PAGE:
At first, I was rarely involved in any other activity apart from study and sometimes felt depressed, isolated and lonely. But my education advisor gave me some great advice. She told me, “Success does not come to anyone naturally, you will have to earn it. One of the best ways is to develop yourself into a more well-rounded person, professionally and socially.”
It made me realise I would not be able to live on my own, as an individual, all the time. I needed to be part of a society where I could help others and others could support me, so I joined the school’s Student Council. By my second semester, I was voted Vice President and helped organise many weekly and annual events. During that period, I learned many things about about leadership, teamwork and event management. I learned to live as part of the community.
Reaching out for help
When I started at UNSW Engineering in 2013, I found the experience completely different again. I felt that the connections between lecturers and students, as well as between students, were not as strong, bonded and united as they had been in my pre-university classes. Lecture halls were much larger and I found everything quite ‘unapproachable’.
All of a sudden, I remembered the advice my education advisor had given me: I had to earn my success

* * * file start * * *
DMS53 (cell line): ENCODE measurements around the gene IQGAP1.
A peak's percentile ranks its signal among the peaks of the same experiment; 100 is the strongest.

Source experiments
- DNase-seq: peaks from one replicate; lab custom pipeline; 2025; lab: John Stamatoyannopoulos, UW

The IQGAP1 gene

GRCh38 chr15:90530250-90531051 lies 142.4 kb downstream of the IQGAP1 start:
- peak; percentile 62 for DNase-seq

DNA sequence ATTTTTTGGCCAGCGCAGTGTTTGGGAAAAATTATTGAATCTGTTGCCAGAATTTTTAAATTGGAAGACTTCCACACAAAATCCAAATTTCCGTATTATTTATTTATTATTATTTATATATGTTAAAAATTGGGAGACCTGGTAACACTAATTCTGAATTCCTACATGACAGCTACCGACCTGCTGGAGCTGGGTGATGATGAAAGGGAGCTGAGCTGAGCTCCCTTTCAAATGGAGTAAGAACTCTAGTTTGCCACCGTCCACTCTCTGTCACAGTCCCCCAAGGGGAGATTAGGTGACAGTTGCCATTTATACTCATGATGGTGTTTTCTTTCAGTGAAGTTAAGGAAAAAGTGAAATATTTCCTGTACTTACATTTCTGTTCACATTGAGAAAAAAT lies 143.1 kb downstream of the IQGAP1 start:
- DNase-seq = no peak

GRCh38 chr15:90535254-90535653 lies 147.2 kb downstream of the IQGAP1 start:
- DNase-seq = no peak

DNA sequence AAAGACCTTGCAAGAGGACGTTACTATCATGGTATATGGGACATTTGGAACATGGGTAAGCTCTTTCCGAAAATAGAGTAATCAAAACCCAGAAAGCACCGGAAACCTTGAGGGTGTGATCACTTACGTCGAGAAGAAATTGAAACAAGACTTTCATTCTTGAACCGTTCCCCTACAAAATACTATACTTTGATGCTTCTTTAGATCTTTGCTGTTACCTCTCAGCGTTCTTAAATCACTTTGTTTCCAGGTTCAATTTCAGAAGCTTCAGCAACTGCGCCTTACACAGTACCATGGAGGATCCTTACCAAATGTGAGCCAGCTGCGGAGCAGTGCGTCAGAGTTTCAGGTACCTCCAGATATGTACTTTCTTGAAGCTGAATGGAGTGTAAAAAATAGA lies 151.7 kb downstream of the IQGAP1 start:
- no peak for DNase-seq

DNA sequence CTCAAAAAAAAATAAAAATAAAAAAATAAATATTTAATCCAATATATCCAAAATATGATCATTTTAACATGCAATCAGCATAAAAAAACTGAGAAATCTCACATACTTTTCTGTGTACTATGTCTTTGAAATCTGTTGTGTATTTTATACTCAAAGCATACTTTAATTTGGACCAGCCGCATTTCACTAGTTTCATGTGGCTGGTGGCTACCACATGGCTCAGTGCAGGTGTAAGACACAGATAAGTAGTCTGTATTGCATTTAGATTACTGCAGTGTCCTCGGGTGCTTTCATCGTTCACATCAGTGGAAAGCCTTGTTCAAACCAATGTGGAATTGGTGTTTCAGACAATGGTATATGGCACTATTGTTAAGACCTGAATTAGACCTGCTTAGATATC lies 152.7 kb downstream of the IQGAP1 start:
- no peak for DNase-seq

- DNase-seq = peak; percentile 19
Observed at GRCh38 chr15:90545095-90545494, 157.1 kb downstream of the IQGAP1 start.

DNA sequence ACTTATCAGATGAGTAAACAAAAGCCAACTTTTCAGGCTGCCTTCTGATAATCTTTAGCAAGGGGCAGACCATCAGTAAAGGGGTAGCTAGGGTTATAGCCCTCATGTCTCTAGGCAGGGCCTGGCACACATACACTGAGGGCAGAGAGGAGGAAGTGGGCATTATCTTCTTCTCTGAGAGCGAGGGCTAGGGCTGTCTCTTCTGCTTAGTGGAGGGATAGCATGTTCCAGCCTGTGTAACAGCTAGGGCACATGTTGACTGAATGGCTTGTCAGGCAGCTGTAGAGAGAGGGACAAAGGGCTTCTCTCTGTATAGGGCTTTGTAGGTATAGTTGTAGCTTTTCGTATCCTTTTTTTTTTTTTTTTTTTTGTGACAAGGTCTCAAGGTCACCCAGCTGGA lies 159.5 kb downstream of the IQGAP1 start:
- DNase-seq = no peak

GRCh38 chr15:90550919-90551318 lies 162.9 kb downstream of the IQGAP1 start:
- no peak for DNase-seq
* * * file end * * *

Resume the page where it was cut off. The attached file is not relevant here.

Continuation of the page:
Vinh Truong, fourth year Petroleum Engineering Student
Ding!!! All of a sudden, I remembered the advice my education advisor had given me: I had to earn my success. To succeed at this new challenge was easy! All I had to do was embed myself in this new society and engage fully with university life.
Joining the UNSW Student Development International – Cultural Mentor Program – was my first stop. I was matched with a mentor who explained everything about university life and I understood that I wasn’t the only one feeling this way. Many other first year students would feel the same as me. Importantly, I realised I needed to change my thinking that everyone is strange and ‘unapproachable’ and reach out to ask for help if I needed it. It worked! I found that other students were happy to help me solve my problems. I would count that as my first success at university.